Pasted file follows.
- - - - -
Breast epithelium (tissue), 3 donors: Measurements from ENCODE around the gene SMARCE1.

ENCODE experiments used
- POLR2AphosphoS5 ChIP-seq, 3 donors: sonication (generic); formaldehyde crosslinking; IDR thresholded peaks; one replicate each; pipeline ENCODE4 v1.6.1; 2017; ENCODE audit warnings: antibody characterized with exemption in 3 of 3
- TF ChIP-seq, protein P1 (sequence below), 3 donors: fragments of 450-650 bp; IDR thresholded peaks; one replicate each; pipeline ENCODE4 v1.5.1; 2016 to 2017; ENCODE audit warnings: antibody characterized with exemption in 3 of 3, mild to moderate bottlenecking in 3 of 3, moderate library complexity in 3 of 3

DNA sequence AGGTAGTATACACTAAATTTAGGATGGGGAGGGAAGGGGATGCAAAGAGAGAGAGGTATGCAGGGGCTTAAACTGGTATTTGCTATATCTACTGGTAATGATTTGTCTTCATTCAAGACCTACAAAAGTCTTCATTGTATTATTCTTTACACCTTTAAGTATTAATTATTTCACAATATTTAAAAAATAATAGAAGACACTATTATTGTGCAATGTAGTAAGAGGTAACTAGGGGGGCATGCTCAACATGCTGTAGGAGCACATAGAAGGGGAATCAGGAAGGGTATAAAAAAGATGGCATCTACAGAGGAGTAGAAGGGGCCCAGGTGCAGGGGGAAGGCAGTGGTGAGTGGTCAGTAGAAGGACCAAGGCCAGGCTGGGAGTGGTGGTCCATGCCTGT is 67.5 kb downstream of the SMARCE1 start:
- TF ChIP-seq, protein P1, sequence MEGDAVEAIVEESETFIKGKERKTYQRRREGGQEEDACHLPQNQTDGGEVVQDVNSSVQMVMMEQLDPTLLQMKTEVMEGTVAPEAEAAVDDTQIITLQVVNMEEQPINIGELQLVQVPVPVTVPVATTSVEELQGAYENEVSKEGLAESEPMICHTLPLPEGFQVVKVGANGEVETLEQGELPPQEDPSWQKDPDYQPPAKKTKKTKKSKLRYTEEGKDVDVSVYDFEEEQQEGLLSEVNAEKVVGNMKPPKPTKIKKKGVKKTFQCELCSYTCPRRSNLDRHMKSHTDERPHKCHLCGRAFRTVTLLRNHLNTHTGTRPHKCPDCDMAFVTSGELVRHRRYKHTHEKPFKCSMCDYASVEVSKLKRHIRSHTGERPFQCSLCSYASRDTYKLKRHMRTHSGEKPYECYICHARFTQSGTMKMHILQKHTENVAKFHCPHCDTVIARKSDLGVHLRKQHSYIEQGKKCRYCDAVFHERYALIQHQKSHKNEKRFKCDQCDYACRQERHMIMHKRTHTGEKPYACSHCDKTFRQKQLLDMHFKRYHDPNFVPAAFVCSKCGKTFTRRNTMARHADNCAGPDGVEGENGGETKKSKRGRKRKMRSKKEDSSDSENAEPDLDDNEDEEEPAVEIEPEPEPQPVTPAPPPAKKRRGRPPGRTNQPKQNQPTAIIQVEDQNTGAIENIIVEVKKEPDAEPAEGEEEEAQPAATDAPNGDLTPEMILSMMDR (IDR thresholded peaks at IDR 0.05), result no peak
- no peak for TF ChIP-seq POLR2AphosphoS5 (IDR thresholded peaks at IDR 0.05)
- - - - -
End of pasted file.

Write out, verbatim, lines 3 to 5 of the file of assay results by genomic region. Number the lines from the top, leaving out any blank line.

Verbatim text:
- POLR2AphosphoS5 ChIP-seq, 3 donors: sonication (generic); formaldehyde crosslinking; IDR thresholded peaks; one replicate each; pipeline ENCODE4 v1.6.1; 2017; ENCODE audit warnings: antibody characterized with exemption in 3 of 3
- TF ChIP-seq, protein P1 (sequence below), 3 donors: fragments of 450-650 bp; IDR thresholded peaks; one replicate each; pipeline ENCODE4 v1.5.1; 2016 to 2017; ENCODE audit warnings: antibody characterized with exemption in 3 of 3, mild to moderate bottlenecking in 3 of 3, moderate library complexity in 3 of 3

DNA sequence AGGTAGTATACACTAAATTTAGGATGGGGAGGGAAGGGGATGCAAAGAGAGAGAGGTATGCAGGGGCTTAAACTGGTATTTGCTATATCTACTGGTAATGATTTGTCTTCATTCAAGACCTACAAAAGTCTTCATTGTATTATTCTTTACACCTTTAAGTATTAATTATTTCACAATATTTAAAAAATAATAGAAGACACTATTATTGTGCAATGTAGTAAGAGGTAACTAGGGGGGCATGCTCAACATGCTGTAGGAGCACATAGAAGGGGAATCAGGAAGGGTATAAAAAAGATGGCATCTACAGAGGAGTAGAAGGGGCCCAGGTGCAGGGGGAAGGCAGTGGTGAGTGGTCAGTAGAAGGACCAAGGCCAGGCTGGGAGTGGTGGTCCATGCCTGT is 67.5 kb downstream of the SMARCE1 start: